By Bas Stevens. I cannot tell you how disappointed and confused I am with the recent news that the UBCM is seeking tougher new regulations for mobility scooters and wheelchairs.
Firstly, please allow me to tell you a little about myself. For 65 years I lived as an able-bodied person with no disabilities. In 2007 I was diagnosed with cancer and, as a result, had a hip disarticulation – my entire leg was amputated at the hip. I have no stump. When I lost my leg, I made a conscious decision that I would not drive a motor vehicle again, whether it is with hand controls or without. For the past four years I have been using an electric mobility scooter. Prior to my amputation I was an active person and the mobility scooter has allowed me to remain active and has allowed me a great deal of freedom to get around. It has restored my independence.
It has been my experience that it is not the operators of mobility scooters/wheelchairs that require tougher regulations but rather the police need to be more vigilant in enforcing the crosswalk laws. Barely a day goes by when I do not have a close encounter with a car, pick-up, bus or truck in a marked crosswalk. It has come to the point that I no longer report these incidents to my local police because they tell me to keep a record – time, date, plate number, etc., and report on a monthly basis. Pray tell, what use is this?
Municipalities want to charge licensing fees for users of mobility scooters and wheelchairs? How ludicrous! Maybe some of these lawmakers should try spending a few days on our scooters and in our wheelchairs. They would soon learn that the uneven sidewalks are enough to shake fillings from their teeth; that the sidewalk ramps are too steep and very often not properly aligned with the crosswalks; to say nothing for the steep incline and descent on many of the “pork-chop” islands.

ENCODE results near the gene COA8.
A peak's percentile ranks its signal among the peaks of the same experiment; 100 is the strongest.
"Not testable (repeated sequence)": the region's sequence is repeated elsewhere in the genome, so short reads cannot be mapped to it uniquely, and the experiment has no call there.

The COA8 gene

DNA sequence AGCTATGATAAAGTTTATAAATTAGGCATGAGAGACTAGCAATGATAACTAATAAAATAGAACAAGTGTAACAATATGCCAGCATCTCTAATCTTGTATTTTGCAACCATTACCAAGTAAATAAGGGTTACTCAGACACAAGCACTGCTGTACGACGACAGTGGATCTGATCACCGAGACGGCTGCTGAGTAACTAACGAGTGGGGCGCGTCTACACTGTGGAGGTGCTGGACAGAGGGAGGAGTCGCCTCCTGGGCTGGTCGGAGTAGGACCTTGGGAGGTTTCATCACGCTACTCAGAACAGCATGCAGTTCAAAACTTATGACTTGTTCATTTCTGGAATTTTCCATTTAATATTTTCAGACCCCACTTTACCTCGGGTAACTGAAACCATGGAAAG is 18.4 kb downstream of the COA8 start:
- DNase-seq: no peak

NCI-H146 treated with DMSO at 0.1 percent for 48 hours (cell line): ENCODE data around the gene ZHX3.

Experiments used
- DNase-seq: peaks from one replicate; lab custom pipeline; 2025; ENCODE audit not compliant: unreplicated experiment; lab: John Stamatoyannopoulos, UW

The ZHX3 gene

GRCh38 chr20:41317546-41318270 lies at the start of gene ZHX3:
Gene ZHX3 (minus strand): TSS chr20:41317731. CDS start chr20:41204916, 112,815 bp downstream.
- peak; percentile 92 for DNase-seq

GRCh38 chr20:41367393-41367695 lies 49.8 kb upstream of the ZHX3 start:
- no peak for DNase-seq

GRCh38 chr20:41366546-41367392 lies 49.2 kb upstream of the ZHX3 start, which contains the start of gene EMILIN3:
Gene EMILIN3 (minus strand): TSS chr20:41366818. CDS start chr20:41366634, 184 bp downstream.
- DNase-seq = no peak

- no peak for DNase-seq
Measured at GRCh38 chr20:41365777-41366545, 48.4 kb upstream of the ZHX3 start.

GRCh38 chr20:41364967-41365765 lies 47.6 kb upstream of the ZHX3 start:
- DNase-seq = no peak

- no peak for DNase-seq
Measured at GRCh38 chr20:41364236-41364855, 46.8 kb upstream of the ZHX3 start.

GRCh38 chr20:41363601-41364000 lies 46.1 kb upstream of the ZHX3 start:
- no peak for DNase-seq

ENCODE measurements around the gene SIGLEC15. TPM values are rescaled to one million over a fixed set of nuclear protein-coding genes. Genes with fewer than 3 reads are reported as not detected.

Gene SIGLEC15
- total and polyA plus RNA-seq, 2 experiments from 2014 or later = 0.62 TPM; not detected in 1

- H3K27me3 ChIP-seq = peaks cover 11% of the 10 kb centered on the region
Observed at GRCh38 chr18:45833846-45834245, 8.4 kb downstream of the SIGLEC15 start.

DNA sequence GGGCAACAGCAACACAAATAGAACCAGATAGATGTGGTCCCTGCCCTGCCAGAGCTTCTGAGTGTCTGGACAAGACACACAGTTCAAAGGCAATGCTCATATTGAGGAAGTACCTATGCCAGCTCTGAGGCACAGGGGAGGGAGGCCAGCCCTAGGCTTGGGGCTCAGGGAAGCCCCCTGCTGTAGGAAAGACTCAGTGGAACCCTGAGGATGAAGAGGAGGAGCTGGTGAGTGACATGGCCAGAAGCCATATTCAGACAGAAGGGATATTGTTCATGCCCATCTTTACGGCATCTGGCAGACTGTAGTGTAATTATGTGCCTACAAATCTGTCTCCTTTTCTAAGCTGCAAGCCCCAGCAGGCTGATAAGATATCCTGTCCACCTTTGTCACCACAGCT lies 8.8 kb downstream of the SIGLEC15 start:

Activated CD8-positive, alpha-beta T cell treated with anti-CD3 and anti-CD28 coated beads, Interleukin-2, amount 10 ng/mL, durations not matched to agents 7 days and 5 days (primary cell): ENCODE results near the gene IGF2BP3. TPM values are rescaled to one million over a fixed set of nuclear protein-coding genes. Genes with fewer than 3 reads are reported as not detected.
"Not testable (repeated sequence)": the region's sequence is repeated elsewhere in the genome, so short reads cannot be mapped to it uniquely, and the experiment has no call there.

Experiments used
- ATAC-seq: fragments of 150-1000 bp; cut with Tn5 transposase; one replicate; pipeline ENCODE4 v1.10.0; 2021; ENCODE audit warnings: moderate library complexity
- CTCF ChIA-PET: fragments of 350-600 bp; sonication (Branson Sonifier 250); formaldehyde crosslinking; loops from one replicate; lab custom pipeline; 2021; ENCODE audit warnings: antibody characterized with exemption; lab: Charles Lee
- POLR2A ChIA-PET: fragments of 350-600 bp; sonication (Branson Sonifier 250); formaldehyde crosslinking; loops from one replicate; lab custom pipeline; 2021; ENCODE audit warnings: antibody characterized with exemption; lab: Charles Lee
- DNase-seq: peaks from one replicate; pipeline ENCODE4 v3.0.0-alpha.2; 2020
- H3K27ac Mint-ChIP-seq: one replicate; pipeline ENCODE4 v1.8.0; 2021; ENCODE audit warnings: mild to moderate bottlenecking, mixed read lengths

I view this proposal as but another attack on the disabled. Many of us are on fixed incomes and having to pay additional fees would create a further hardship. It could possibly rob many of their independence. Maybe the provincial government and the municipalities should consider ways in which accessibility for the disabled might be improved. ALL new business establishments as well as those undergoing major renovations, regardless of size, MUST have an automatic door opener. In the case of raised entrances, there MUST be a ramp to provide scooter and wheelchair access. Please do not allow me to go into the access issues to restrooms in restaurants and other public areas. This is an absolute disgrace! Many mazes are easier to navigate.
Until the government and municipalities have addressed the access issues that I have mentioned – I am certain that there are many more, they MUST abandon the issue of “tougher regulation of mobility scooters and wheelchairs”. If they choose to move forward with this, what are they proposing for electric 2-wheeled scooters? They do not require licensing and their top speed is considerably faster than any mobility scooter or wheelchair that I have seen.
As a footnote to all of this, does one not think that we, as Canadians, are long overdue for a Disabilities Act akin to what Senator Ted Kennedy championed for the disabled in the United States? The way it currently stands, we must fight tooth and nail for virtually everything.
Thank you for your time and listening to the views and observations of one who has lived as an able-bodied person and now as one with a disability.